Harmonic Drive Uses Compliant Mechanism To Slim Down

[Levi Janssen] has a secret: he doesn’t like harmonic drives. But rather than abandon the torque-amplifying transmission completely, he decided to see about improving them using 3D-printed compliant mechanisms.

For the uninitiated, harmonic drives, also known as strain-wave gears, are a compact, high-torque gearbox that has become popular with “robotic dog” makers and other roboticists. The idea is to have a rigid, internally-toothed outer ring nested around an externally-toothed, flexible cup. A wave generator rotates within the inside cup, stretching it so that it meshes with the outer ring. The two gears differ by only a couple of teeth, meaning that very high gear ratios can be achieved, which makes them great for the joints of robot legs.

[Levi]’s problem with the harmonic drive is that due to the depth of the flexible spline cup, compactness is not among its virtues. His idea is to couple the flex spline to the output of the drive through a flat spring, one that allows flexion as the wave generator rotates but transmits torque efficiently. The entire prototype is 3D-printed, except for the wave generator bearings and stepper motor, and put to the test.

As the video below shows after the excellent introduction to harmonic drives, the concept works, but it’s not without its limitations. Even lightly loaded, the drive made some unpleasant crunching sounds as the PLA springs gave out. We could easily see that being replaced with, say, a steel spring, either machined or cut on a water-jet machine. That might solve the most obvious problem and make [Levi]’s dream of a compact harmonic drive a reality. Of course, we have seen pretty compact strain-wave gears before.

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This Custom Dynamometer Is A Stirling Example Of Homebrewing

[Leo Fernekes] has fallen down the Stirling engine rabbit hole. We mustn’t judge — things like this happen in the best of families, after all. And when they do happen to someone like [Leo], things can get interesting mighty quickly.

His current video, linked below, actually has precious little to do with his newfound Stirling engine habit per se. But when you build a Stirling engine, and you’re of a quantitative bent, having some way to measure its power output would be handy. That’s a job for a dynamometer, which [Leo] sets out to build in grand fashion. Dynos need to measure the torque and rotational speed of an engine while varying the load on it, and this one does it with style.

[Leo]’s torque transducer is completely DIY, consisting of hand-wound coils on the ends of a long lever arm that’s attached to the output shaft of the engine under test by a magnetic coupling. The coils are free to move within a strong magnetic field, with a PID loop controlling the current in the coils. Feedback on the arm’s position is provided by an optical sensor, also DIY, making the current necessary to keep the arm stationary proportional to the input torque. The video goes into great detail and has a lot of design and build tips.

We just love the whole vibe of this build. There may have been simpler or quicker ways to go about it, but [Leo] got this done with what he had on hand for a fraction of what buying in off-the-shelf parts would have cost. And the whole thing was a great learning experience, both for him and for us. It sort of reminds us of a dyno that [Jeremy Fielding] built a while back, albeit on a much different scale.

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Simple Demo Shows The Potential Of Magnetic Gears

We’ve probably all used gears in our projects at one time or another, and even if we’re not familiar with the engineering details, the principles of transmitting torque through meshed teeth are pretty easy to understand. Magnetic gears, though, are a little less intuitive, which is why we appreciated stumbling upon this magnetic gear drivetrain demonstration project.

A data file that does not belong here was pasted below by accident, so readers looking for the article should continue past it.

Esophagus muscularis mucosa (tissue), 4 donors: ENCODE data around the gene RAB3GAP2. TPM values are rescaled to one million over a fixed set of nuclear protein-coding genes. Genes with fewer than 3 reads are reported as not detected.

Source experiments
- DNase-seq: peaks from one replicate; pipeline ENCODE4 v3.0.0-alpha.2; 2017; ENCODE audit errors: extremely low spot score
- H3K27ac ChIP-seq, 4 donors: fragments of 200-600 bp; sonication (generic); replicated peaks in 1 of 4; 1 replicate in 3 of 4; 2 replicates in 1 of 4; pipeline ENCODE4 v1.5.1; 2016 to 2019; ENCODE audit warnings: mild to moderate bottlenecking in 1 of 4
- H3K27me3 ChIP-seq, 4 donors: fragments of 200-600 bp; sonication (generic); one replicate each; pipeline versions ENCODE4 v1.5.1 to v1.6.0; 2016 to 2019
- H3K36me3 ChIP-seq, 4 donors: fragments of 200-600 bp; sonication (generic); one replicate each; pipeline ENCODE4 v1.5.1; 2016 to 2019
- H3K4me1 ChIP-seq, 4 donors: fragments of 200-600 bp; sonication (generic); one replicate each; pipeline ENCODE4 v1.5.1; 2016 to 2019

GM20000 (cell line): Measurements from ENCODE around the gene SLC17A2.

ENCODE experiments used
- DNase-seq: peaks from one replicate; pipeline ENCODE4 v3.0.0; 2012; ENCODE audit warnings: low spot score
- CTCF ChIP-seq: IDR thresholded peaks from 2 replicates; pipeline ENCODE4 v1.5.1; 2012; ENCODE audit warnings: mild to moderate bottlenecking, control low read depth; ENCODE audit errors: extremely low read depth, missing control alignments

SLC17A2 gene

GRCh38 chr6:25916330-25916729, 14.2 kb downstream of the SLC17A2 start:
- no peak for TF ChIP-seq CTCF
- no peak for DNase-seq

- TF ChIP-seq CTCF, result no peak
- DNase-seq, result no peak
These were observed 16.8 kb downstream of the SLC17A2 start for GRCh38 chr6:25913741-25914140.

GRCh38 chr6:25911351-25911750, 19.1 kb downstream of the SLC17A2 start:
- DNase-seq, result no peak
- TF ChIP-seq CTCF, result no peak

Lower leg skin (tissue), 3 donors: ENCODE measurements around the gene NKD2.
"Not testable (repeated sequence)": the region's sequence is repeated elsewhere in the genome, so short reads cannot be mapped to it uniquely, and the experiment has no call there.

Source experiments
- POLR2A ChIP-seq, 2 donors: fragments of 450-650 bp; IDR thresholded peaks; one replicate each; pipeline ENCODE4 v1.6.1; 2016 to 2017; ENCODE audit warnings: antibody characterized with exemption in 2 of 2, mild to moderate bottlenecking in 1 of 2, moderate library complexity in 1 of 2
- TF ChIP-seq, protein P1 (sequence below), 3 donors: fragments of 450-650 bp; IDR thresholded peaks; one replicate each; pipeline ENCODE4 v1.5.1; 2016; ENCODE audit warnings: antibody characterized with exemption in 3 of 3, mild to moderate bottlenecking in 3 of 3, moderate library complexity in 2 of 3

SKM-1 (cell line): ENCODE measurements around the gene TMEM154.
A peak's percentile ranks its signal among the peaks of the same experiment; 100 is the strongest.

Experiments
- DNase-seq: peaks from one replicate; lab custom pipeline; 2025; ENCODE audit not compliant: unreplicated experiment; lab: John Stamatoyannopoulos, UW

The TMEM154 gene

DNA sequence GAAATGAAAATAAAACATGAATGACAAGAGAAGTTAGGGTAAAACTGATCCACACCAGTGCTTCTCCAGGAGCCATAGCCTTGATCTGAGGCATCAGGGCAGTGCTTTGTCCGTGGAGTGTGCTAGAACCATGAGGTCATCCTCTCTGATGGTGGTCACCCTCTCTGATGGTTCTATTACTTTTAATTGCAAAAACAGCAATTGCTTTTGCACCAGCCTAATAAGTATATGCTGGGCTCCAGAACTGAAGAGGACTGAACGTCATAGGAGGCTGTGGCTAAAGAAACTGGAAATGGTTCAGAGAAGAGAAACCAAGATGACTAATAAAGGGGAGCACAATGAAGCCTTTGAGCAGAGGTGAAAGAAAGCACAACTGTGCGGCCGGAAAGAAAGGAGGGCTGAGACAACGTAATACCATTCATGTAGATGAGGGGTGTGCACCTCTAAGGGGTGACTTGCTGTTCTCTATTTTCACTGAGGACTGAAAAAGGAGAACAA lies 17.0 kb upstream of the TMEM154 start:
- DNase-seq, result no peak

[William Fraser]’s demo may be simple, but it’s a great introduction to magnetic gearing. The stator is a block of wood with twelve bolts to act as pole pieces, closely spaced in a circle around a shaft. Both ends of the shaft have rotors, one with eleven pairs of neodymium magnets arranged in a circle with alternating polarity, and a pinion on the other side of the stator with a single pair of magnets. When the pinion is spun, the magnetic flux across the pole pieces forces the rotor to revolve in the opposite direction at a 12:1 ratio.

Watching the video below, it would be easy to assume such an arrangement would only work for low torque applications, but [William] demonstrated that the system could take a significant load before clutching out. That could even be a feature for some applications. We’ve got an “Ask Hackaday” article on magnetic gears if you want to dive a little deeper and see what these interesting mechanisms are good for.

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Can Lego Break Steel?

Betteridge’s Law of Headlines holds that any headline ending in a question mark can be answered with a resounding “No”. But as the video below shows, a Lego machine that twists steel asunder is not only possible, it’s an object lesson in metal fatigue. Touché, [Betteridge].

In pitting plastic against metal, the [Brick Experiment Channel] relied on earlier work with a machine that was able to twist a stock plastic axle from the Technics line of parts like a limp noodle. The steel axle in the current work, an aftermarket part that’s apparently no longer available, would not prove such an easy target.

Even after beefing up the test stand with extra Technics struts placed to be loaded in tension, and with gears doubled up and reinforced with extra pins, the single motor was unable to overcome the strength of the axle. It took a second motor and a complicated gear train to begin to deform the axle, but the steel eventually proved too much for the plastic to withstand. Round Two was a bit of a cheat: the same rig with a fresh axle, but this time the motor rotation was constantly switched. The accumulated metal fatigue started as a small crack which grew until the axle was twisted in two.